I never wanted to be in the hospital. Nothing about leaving my home for a week, skipping school or missing Friday night football games to have poison drip into my body was enjoyable. I spent so much time in the hospital that my floor became a home. Although I did not want to be in the hospital, each time those elevator doors opened it was as if I was walking back into an old friend’s house. The doctors and nurses and PCAs all greeted my mom and me with giant smiles and hugs as we wheeled our giant cart of blankets, DVD’s, pillows, clothes and a backpack filled with pre-calc homework down the pediatric oncology unit hallway.
I never could have guessed this place would become a second home and the care providers a second family, but they did.
We split a pizza together on Thanksgiving, pulled pranks on each other to pass the time, shared about upcoming family vacations and watched football on Sundays. The people who spent their days with me while I was sick became intimately part of my life. They became family. These people were nurses, doctors, residents, personal care attendants, other families in the hospital, chaplains and the kind woman who watered the plants on the floor every day. They were the breath of relief during the most stressful, uncertain and terrifying moments of my 17 years on this earth. They held my hand during blood draws, gently woke me up for the endless vitals checks and gave me the safe space to be a terrified teenage girl with cancer. I grew to love and depend on their presence.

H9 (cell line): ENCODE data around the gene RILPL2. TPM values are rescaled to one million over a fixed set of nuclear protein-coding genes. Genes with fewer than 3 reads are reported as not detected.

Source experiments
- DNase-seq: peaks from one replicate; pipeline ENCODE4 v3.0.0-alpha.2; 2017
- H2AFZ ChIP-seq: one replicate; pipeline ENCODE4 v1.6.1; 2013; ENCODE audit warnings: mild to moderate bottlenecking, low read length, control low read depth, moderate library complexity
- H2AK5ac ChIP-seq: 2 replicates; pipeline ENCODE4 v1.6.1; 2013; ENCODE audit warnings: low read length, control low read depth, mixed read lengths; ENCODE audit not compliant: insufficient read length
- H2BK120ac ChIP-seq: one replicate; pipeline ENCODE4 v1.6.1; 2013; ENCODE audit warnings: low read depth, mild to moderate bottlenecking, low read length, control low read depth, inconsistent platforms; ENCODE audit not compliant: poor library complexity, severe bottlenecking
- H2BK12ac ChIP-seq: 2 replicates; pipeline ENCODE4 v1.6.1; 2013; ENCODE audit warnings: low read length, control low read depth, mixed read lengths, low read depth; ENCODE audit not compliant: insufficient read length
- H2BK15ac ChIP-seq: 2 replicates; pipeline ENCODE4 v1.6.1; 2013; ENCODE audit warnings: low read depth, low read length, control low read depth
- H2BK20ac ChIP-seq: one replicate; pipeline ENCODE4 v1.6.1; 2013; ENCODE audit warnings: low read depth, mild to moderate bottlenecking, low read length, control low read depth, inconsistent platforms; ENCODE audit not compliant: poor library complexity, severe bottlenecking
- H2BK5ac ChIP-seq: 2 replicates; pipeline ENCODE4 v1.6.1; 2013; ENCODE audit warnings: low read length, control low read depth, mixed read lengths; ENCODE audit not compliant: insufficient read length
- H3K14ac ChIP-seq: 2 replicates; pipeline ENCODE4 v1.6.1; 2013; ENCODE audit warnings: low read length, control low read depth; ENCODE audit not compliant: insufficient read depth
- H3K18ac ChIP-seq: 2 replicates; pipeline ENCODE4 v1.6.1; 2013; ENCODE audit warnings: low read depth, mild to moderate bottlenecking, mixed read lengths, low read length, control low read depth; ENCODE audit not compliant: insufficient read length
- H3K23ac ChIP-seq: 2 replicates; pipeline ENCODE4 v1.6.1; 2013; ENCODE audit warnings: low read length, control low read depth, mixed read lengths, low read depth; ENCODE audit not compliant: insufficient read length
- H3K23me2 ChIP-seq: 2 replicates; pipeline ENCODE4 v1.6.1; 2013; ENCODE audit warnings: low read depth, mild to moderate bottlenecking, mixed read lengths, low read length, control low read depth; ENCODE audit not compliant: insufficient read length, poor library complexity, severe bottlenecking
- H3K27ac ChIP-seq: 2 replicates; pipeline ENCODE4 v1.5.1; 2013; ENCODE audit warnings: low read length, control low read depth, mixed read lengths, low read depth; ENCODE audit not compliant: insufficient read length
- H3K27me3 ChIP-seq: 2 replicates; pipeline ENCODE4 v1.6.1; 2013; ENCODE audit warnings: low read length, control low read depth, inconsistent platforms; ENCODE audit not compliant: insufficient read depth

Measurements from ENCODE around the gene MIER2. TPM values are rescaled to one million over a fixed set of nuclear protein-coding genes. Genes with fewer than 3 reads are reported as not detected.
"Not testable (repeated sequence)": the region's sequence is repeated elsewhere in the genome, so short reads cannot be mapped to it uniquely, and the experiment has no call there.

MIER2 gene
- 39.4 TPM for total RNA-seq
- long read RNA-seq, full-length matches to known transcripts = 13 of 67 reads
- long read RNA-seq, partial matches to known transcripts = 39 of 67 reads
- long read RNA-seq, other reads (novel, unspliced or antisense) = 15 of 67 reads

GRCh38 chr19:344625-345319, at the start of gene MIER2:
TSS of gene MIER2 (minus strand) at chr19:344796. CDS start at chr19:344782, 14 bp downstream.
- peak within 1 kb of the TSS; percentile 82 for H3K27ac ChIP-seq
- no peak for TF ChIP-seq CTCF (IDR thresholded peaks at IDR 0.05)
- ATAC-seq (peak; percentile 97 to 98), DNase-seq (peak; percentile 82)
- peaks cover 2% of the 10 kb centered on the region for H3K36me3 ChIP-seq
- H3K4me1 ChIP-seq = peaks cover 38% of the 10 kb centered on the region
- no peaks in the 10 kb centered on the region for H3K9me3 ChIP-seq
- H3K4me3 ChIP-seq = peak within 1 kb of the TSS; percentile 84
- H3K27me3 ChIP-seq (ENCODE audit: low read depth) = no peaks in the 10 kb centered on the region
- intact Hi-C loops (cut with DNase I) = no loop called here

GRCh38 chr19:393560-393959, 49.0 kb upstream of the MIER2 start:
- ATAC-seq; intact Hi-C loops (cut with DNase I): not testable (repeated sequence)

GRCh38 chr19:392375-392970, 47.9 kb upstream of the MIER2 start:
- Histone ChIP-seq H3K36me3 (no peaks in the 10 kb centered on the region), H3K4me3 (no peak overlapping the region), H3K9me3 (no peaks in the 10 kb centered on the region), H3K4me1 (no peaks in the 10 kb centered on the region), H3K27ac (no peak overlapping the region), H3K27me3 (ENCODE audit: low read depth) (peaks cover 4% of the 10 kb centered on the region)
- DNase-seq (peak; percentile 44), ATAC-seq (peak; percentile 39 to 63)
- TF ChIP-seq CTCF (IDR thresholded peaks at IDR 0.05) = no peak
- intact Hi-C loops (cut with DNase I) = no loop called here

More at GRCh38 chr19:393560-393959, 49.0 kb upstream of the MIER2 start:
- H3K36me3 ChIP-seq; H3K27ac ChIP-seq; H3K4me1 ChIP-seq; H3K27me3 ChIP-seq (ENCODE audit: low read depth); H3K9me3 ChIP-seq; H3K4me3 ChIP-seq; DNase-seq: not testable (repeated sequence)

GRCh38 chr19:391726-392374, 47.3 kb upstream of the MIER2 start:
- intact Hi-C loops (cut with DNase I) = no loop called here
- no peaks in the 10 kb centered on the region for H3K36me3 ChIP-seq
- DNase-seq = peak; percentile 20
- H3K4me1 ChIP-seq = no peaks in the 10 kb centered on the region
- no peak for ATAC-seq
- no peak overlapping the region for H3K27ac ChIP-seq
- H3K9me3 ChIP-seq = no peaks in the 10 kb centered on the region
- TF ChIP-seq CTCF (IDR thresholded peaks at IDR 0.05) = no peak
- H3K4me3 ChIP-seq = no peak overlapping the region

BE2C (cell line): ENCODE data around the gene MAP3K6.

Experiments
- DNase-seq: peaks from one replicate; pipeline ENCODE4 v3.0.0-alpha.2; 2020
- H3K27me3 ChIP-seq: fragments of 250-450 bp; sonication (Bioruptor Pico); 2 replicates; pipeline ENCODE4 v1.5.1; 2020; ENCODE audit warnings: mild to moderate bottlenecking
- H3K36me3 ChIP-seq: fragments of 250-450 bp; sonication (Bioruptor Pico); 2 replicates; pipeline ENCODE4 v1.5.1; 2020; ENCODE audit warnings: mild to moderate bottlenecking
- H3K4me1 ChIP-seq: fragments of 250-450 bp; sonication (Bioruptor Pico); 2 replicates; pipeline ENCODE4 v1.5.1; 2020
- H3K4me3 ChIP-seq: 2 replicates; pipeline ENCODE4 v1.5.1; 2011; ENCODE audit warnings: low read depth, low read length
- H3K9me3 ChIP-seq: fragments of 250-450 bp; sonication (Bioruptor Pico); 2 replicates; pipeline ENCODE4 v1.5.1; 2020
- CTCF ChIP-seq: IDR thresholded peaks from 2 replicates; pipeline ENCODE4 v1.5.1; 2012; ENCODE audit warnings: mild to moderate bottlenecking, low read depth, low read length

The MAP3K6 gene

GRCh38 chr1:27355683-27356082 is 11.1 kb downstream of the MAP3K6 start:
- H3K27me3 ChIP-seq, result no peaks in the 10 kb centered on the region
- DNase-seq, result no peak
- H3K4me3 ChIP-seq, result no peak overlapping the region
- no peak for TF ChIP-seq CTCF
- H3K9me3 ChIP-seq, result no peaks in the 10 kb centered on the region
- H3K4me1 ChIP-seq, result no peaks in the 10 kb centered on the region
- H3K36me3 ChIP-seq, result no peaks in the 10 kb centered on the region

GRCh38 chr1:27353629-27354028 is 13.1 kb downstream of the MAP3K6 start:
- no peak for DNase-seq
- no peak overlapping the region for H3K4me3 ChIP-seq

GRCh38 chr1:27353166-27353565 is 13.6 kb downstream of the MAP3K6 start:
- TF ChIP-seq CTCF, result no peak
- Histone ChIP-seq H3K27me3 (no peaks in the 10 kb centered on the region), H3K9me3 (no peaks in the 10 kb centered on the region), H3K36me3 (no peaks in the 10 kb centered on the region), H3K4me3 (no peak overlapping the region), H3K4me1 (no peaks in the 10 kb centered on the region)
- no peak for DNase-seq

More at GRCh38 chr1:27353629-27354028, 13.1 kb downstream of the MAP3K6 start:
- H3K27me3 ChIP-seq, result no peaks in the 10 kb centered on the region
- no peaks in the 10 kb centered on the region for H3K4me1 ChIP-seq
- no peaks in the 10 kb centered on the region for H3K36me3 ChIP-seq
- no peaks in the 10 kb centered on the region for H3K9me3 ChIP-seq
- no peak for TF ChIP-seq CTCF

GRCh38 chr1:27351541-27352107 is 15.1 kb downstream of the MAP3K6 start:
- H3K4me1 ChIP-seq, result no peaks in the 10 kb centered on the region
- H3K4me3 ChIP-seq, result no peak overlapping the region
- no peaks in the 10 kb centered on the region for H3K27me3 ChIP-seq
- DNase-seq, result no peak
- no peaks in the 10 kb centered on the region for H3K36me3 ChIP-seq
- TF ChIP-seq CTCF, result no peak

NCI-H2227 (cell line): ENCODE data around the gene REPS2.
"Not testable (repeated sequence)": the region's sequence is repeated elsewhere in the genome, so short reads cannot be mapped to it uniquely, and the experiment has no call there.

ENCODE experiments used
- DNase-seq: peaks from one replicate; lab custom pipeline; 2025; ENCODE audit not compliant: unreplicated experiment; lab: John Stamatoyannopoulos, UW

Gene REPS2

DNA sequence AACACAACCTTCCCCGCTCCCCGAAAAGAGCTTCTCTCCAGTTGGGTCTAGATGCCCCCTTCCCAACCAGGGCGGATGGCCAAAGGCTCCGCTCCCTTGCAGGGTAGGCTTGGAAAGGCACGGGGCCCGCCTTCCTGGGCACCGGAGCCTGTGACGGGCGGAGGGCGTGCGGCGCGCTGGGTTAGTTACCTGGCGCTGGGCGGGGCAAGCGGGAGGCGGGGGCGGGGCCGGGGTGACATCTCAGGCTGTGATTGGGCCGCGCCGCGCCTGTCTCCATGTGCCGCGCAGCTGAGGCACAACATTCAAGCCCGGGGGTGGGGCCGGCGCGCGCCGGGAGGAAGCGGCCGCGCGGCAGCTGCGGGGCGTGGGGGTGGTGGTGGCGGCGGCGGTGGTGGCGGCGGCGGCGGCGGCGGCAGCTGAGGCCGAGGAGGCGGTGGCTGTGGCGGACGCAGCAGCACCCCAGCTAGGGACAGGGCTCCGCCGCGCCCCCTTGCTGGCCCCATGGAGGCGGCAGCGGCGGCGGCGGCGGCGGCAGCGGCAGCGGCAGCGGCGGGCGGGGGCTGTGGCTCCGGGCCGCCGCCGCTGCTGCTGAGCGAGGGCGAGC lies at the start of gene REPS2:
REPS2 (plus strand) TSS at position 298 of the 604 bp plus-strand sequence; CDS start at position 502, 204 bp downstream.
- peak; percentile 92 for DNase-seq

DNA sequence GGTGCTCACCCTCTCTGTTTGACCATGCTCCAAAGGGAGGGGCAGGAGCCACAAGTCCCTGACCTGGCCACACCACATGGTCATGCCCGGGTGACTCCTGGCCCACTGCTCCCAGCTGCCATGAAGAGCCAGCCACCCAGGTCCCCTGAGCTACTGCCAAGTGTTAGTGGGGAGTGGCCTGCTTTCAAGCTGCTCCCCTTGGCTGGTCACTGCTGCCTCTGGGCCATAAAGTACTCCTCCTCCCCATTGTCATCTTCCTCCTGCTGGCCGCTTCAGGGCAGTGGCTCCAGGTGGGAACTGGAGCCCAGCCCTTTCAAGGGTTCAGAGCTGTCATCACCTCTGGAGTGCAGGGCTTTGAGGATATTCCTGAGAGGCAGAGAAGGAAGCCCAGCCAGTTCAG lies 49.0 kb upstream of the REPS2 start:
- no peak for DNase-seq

Round after round came and went and then the last day of my final dose of chemotherapy arrived. I was thrilled to never have another port access, but I was unexpectedly devastated to say goodbye to my new family. The doctors made their rounds in the morning and gave their final update and the nurses disconnected my IV’s for the last time. And then Mike came to say goodbye.
Mike was a personal care attendant for my floor and quickly became my person in the hospital. He kept me honest about being sick and never once let me throw a pity party. He poked fun at my mom and made both of us laugh until we cried. On that last day of chemo when he stepped into my room, tears welled in my eyes and his. A moment filled with joy and gratitude was also marked by the heavy weight of a goodbye. We all were thrilled that chemo was over yet devastated to leave each other.
There is no way to prepare for chemo as a kid. There is no right way to encounter the confusion and uncertainty of pediatric cancer. The entire experience is unique to each one of us and I vividly remember the difficult tension of gratitude for leaving the hospital for the last time and sadness for leaving my new family. I beg you to believe whatever you are feeling – during the last round of chemo, when the port gets removed, as your kid rings the “cancer free” bell or during the 1-year checkup – is okay. Whatever you’re feeling is okay.
Written by Katrina Siebels
Katrina was diagnosed with non-Hodgkin lymphoma when she was 17 years old. Now nearly 10 years past her cancer diagnosis date, she works as a Gift Officer at Children’s Cancer Research Fund. To read more from Katrina, read her pieces Photos During Chemo – A Survivor’s Perspective, Do You Want a Warm Blanket and Nine Years Later.